Critical Support is Necessary
Within any political structure, it seems nearly inevitable that those who feel they have an overwhelming numerical advantage will try to use it to solidify their position and advance their goals quickly. Clearly, the Chavez government felt that, with an electoral victory of almost 2 to 1 in late 2006, it had sufficient power in 2007 to enact the Constitutional reforms necessary for proceeding toward socialism.

If the government had been correct in thinking that a 2 to 1 margin of victory was possible in December of 2007, then we would not be questioning its judgment – we who generally support the Bolivarian Process would still be celebrating in the streets and anticipating the first steps of putting the reforms into practice.

But given that the government lost a close 50/50 vote, and did not get the support of 3 million people who voted for Chavez a year earlier, it’s only right that people question the content of the reforms and the way they were presented to the Venezuelan people.

Wider discussion of the reforms and other issues
In our little corner of Venezuela, Monte Carmelo, 303 campesinos voted in the election on December 2, more or less the same number that had voted in December of 2006. This meant that abstentions were not a factor here, as 255 voted for the reforms and 46 against. Nine more people voted against Chavez in this election, not a very large defection to the opposition.

Local voters are not ignorant or uninformed people, for they had engaged in spirited discussion of the reforms, grumbled about too much complexity and vague language, and then continued their tradition of supporting Chavez. But in a discussion with various neighbors last night, I found that they were ready to press ahead and try to pass some version of the constitutional reforms sometime during the remaining five years of Chavez’s term. This time it will be an effort that begins at the grassroots, gets discussed at length, and is brought to a national vote by means of a petition signed by 15% of the voters nationwide.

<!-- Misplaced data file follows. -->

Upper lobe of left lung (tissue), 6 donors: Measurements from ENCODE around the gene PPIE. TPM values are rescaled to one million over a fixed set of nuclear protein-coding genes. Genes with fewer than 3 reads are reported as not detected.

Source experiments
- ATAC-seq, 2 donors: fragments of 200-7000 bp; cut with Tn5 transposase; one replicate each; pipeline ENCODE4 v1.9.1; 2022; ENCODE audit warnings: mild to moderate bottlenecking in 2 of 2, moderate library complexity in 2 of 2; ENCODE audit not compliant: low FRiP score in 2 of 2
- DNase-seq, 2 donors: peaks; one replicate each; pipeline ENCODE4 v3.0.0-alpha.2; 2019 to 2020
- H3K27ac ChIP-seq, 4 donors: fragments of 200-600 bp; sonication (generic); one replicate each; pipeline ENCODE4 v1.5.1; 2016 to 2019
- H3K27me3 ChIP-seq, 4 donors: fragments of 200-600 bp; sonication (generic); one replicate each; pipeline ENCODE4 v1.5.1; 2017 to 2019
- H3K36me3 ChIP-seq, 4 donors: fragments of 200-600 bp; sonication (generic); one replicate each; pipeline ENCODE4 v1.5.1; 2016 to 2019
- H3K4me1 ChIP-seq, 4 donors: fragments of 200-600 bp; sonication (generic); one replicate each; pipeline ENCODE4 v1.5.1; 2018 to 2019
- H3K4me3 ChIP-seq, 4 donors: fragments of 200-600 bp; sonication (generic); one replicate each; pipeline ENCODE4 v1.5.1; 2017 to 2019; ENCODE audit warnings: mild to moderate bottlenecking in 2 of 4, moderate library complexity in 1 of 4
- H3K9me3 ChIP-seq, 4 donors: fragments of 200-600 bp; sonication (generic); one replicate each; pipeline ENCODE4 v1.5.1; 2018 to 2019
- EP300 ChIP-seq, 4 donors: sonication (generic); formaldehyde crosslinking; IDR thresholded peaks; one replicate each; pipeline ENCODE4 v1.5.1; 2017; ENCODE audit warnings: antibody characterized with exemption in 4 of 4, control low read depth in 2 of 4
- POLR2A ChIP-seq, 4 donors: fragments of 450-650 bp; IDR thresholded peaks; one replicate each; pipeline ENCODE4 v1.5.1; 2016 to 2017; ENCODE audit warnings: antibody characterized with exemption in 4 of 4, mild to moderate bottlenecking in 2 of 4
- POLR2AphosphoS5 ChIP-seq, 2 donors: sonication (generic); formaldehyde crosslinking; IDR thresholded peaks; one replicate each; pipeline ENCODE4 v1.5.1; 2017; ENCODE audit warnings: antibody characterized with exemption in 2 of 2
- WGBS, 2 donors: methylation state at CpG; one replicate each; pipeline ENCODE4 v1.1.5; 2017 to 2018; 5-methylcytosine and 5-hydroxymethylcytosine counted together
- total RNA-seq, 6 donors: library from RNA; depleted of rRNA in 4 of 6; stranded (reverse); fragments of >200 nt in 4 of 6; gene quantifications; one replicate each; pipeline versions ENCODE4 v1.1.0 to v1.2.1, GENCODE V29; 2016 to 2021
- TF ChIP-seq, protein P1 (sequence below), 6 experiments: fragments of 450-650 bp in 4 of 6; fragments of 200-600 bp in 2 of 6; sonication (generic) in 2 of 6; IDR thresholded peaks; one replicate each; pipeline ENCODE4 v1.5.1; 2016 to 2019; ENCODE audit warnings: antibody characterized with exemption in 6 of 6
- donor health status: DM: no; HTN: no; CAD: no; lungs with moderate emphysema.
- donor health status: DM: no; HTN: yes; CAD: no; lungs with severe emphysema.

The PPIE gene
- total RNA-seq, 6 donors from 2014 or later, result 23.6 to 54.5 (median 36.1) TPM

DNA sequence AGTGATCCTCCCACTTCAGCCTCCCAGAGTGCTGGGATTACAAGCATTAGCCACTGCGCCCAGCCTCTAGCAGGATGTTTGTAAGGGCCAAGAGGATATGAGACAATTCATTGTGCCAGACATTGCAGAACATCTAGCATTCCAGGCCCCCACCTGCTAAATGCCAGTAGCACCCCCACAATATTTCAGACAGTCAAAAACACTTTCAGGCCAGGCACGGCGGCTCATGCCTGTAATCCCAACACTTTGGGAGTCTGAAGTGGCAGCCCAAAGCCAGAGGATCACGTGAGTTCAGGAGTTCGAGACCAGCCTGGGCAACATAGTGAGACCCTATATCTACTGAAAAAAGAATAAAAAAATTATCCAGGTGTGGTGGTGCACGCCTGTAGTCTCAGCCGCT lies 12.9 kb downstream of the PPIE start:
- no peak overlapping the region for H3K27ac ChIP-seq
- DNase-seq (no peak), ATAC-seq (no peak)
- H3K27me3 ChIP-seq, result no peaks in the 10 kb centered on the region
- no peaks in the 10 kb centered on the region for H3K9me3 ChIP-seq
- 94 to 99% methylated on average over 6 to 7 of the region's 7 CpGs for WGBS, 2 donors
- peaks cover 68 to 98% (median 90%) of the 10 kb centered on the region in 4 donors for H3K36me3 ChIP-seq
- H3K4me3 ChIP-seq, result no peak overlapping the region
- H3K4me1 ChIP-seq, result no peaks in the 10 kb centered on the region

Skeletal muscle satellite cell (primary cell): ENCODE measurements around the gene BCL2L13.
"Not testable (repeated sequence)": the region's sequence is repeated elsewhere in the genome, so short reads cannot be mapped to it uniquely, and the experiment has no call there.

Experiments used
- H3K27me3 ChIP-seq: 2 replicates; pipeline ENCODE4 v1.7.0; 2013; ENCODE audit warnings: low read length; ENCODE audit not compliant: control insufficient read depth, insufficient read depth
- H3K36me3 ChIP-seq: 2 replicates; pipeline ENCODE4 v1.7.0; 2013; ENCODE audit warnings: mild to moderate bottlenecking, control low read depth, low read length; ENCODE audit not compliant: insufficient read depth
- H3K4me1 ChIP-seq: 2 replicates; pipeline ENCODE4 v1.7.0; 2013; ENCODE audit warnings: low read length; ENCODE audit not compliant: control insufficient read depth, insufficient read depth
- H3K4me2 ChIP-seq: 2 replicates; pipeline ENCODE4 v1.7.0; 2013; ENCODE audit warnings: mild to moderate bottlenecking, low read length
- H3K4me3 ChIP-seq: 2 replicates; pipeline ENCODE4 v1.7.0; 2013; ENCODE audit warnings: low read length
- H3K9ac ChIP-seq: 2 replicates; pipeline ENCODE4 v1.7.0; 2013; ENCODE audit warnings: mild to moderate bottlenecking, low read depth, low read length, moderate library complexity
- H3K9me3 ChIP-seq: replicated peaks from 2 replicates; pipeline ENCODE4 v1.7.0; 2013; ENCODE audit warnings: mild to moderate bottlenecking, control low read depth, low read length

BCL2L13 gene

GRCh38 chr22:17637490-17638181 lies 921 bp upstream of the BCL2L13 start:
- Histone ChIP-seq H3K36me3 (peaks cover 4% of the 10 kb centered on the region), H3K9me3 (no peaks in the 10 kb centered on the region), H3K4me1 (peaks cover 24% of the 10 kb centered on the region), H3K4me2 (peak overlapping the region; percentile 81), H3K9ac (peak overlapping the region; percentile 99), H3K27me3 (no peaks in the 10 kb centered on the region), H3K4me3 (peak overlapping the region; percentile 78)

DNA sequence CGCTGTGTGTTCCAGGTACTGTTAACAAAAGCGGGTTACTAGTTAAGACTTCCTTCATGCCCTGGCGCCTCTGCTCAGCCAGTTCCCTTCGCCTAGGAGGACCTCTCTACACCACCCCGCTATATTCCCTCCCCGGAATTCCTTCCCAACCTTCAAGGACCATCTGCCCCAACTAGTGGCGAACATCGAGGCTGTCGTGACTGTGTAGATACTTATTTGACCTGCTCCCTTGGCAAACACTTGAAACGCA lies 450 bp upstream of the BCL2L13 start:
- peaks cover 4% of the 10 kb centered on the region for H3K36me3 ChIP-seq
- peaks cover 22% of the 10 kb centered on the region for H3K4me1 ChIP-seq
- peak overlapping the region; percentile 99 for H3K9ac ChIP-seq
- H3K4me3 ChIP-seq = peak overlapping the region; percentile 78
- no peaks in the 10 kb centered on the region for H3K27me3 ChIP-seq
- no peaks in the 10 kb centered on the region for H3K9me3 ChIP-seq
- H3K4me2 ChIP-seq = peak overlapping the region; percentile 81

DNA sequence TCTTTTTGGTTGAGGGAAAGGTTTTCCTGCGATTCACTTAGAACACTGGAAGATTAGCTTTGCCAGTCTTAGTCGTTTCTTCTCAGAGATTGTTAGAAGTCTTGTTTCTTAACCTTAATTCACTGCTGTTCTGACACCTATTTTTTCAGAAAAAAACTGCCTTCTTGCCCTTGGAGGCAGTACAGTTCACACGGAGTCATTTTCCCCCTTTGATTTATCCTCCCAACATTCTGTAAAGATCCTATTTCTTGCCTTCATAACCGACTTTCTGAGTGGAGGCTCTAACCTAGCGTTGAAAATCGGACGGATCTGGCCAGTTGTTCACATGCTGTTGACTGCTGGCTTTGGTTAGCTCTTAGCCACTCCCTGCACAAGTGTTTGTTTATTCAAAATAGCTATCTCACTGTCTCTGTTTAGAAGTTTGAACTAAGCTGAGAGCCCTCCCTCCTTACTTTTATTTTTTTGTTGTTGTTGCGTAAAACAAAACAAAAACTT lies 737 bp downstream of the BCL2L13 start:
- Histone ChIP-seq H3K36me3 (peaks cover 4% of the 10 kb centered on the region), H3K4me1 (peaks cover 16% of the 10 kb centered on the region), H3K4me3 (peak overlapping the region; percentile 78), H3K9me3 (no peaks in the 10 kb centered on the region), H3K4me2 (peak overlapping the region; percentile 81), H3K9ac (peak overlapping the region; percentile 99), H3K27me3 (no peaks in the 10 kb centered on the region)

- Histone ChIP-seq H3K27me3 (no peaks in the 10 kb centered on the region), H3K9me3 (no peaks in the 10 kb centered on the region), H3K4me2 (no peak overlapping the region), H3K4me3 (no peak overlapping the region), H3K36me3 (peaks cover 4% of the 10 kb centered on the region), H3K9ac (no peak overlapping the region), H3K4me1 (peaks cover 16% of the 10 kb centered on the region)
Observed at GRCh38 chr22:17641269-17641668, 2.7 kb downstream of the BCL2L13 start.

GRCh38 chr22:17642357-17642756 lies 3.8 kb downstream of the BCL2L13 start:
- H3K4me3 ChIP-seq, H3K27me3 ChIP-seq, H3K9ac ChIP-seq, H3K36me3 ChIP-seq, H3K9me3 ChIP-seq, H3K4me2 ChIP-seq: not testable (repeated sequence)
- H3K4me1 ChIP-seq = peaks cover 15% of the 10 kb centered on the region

Some people in Monte Carmelo think that all the reforms are useful, but that some of them ought to be simplified as part of new education campaign that will reach the 20% of voters who voted in 2006 but abstained this time. Others expressed the opinion that no more than twenty or thirty reforms, rather than sixty nine, should be presented. According to one person it was important to select only the constitutional articles that are key to restructuring the government for a democratic socialist future. Another had a more gradualist view, thinking that the number should be limited to those that would pass easily now, while waiting a few years to push the more controversial articles.

Who knows? Maybe the people of Monte Carmelo will produce their own list of reformed reforms.

2 comments:

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El Ch� said...

It's good to see that the people in your town have a clear idea of what to do about the reforms -- which were screwed up by the bolivarian bureaucracy, out of incompetence or otherwise. From afar it certainly looks like the best way to proceed is to work thru these reforms beginning in the consejos. However, the consejos should likely become more coordinated amongst themselves and in closer communication with each other than they likely are right now.

Gotta build that grassroots communications infrastructure. That's a big part of popular democracy. And of protecting the Revolution.